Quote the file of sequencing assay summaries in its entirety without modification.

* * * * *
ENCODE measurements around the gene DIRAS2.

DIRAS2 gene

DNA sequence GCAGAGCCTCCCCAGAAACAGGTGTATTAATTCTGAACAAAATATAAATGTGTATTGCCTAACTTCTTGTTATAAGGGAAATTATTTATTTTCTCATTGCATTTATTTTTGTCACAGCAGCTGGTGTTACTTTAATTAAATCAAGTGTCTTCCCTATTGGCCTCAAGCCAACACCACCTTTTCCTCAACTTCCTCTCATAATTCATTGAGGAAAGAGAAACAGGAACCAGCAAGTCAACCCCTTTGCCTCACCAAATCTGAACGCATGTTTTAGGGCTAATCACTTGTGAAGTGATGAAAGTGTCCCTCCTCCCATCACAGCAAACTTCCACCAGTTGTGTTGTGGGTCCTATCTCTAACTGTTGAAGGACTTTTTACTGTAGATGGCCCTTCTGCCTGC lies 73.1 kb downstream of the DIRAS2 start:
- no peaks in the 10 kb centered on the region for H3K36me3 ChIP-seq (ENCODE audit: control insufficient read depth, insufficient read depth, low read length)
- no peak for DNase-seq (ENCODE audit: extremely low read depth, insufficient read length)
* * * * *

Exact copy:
ENCODE measurements around the gene DIRAS2.

DIRAS2 gene

DNA sequence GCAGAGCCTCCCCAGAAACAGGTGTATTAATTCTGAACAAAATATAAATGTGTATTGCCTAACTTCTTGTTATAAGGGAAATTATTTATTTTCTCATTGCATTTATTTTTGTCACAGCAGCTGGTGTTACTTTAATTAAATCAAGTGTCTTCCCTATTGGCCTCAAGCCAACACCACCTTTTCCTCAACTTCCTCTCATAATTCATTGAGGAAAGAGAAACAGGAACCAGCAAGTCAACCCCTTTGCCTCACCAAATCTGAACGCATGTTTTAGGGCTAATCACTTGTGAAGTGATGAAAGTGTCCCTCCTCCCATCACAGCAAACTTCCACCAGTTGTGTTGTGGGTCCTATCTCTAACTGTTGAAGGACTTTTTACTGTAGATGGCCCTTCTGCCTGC lies 73.1 kb downstream of the DIRAS2 start:
- no peaks in the 10 kb centered on the region for H3K36me3 ChIP-seq (ENCODE audit: control insufficient read depth, insufficient read depth, low read length)
- no peak for DNase-seq (ENCODE audit: extremely low read depth, insufficient read length)